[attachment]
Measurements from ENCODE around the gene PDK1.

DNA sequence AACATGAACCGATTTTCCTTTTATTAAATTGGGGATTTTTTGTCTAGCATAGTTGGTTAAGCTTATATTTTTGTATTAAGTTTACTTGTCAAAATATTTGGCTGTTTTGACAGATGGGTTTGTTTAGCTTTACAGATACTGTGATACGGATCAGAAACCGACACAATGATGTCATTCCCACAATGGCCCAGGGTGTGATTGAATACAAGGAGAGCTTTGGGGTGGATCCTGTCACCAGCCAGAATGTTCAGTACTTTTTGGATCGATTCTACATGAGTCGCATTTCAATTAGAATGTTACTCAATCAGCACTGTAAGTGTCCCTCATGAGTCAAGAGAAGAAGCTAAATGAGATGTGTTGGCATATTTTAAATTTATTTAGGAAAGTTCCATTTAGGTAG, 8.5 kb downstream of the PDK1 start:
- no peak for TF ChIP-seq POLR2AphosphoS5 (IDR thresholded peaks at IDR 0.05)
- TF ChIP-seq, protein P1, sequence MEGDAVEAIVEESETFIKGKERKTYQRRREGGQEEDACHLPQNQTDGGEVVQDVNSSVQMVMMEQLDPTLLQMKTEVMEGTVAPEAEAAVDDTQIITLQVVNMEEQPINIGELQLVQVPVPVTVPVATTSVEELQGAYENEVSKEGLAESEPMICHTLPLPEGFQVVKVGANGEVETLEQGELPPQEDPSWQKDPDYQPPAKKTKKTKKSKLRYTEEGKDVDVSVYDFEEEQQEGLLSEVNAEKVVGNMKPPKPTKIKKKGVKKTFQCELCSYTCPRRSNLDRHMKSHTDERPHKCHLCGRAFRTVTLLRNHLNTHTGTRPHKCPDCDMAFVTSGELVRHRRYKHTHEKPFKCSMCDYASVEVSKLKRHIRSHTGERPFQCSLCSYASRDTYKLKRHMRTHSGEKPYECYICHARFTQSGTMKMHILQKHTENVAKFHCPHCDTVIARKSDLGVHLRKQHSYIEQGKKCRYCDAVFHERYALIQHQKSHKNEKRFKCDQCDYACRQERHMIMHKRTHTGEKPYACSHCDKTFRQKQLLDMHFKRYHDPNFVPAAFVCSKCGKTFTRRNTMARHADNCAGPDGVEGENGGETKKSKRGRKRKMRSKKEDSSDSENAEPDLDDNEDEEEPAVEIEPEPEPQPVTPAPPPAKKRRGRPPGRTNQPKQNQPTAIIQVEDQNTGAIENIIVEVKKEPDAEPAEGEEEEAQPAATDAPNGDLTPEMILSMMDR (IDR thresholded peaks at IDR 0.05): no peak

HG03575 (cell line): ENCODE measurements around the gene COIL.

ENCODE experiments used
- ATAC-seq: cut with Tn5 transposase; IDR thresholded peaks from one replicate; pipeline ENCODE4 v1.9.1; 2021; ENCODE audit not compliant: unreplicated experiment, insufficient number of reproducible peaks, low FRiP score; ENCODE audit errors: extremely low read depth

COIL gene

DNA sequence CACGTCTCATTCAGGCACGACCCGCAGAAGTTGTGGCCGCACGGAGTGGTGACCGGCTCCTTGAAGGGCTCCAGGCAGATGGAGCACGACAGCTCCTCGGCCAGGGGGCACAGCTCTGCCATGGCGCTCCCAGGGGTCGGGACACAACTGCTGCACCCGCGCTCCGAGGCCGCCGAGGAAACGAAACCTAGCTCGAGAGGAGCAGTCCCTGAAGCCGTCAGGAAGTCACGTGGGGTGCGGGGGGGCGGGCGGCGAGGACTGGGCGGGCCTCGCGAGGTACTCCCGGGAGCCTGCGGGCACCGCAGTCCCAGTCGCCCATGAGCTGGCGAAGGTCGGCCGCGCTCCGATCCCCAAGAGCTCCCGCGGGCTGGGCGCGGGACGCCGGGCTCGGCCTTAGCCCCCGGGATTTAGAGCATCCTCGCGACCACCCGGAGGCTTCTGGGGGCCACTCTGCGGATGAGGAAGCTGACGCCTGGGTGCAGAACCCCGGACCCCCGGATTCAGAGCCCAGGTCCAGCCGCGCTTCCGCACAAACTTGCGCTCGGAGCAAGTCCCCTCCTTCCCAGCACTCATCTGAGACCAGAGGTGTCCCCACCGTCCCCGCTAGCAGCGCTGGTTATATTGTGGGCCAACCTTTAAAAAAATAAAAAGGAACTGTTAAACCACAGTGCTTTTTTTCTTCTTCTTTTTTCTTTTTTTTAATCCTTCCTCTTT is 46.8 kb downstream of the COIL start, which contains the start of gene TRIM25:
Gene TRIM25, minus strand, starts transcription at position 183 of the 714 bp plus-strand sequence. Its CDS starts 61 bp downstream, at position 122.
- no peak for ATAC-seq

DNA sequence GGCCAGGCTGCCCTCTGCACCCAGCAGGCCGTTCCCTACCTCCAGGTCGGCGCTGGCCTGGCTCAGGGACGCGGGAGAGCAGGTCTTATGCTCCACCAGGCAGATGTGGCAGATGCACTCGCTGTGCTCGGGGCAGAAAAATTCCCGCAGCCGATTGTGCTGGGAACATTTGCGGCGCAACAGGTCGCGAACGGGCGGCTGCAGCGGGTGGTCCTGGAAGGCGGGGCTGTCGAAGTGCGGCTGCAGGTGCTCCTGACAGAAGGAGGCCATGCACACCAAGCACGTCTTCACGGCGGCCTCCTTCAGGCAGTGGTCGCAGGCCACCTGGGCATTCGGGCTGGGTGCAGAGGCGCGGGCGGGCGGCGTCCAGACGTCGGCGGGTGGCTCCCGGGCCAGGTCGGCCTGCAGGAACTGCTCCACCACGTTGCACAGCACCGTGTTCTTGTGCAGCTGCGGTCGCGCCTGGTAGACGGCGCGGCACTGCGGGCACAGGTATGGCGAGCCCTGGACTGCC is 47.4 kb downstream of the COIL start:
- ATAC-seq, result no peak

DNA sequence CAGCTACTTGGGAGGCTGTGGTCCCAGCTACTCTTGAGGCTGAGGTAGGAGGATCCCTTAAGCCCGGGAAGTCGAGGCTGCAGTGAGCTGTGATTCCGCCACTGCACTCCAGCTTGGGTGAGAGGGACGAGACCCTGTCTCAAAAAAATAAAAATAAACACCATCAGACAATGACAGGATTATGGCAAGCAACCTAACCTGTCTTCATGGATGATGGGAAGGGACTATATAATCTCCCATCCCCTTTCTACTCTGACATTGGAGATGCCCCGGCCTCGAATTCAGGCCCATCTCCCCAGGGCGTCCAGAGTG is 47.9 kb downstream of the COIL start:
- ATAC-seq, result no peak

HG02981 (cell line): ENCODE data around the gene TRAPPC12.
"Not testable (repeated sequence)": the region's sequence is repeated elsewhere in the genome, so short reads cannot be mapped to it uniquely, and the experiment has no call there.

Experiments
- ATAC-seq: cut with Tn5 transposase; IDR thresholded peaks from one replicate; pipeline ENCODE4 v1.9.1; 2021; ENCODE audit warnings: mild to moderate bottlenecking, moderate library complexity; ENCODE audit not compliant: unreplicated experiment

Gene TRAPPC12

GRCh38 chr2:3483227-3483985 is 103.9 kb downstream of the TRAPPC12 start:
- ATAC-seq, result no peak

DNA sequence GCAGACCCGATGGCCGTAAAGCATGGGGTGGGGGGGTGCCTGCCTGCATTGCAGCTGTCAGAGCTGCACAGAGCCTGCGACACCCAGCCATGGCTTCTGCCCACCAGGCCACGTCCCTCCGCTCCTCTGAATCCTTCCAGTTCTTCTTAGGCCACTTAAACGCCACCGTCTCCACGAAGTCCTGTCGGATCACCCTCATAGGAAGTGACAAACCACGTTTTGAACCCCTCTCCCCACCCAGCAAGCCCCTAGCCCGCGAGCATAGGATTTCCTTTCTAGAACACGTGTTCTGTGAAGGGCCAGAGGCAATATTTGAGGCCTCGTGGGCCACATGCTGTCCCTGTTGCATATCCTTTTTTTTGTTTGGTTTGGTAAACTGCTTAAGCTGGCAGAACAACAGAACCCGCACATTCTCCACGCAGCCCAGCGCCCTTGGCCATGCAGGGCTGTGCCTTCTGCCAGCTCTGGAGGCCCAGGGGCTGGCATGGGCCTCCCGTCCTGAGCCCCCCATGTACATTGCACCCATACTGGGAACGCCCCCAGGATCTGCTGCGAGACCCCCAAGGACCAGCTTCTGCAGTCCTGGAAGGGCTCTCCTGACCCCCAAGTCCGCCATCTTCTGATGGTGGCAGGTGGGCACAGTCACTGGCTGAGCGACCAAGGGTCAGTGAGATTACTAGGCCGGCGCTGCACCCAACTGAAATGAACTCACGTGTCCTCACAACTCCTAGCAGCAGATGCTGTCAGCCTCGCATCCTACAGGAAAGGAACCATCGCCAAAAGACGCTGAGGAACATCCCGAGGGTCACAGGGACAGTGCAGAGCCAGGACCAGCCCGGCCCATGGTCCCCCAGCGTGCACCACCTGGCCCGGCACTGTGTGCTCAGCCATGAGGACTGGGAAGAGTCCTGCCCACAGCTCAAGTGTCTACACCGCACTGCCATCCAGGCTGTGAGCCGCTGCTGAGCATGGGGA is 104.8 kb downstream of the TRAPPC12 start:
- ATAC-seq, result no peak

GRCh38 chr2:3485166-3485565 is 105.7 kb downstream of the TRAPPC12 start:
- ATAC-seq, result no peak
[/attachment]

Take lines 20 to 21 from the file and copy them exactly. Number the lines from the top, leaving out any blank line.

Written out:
Gene TRAPPC12

GRCh38 chr2:3483227-3483985 is 103.9 kb downstream of the TRAPPC12 start: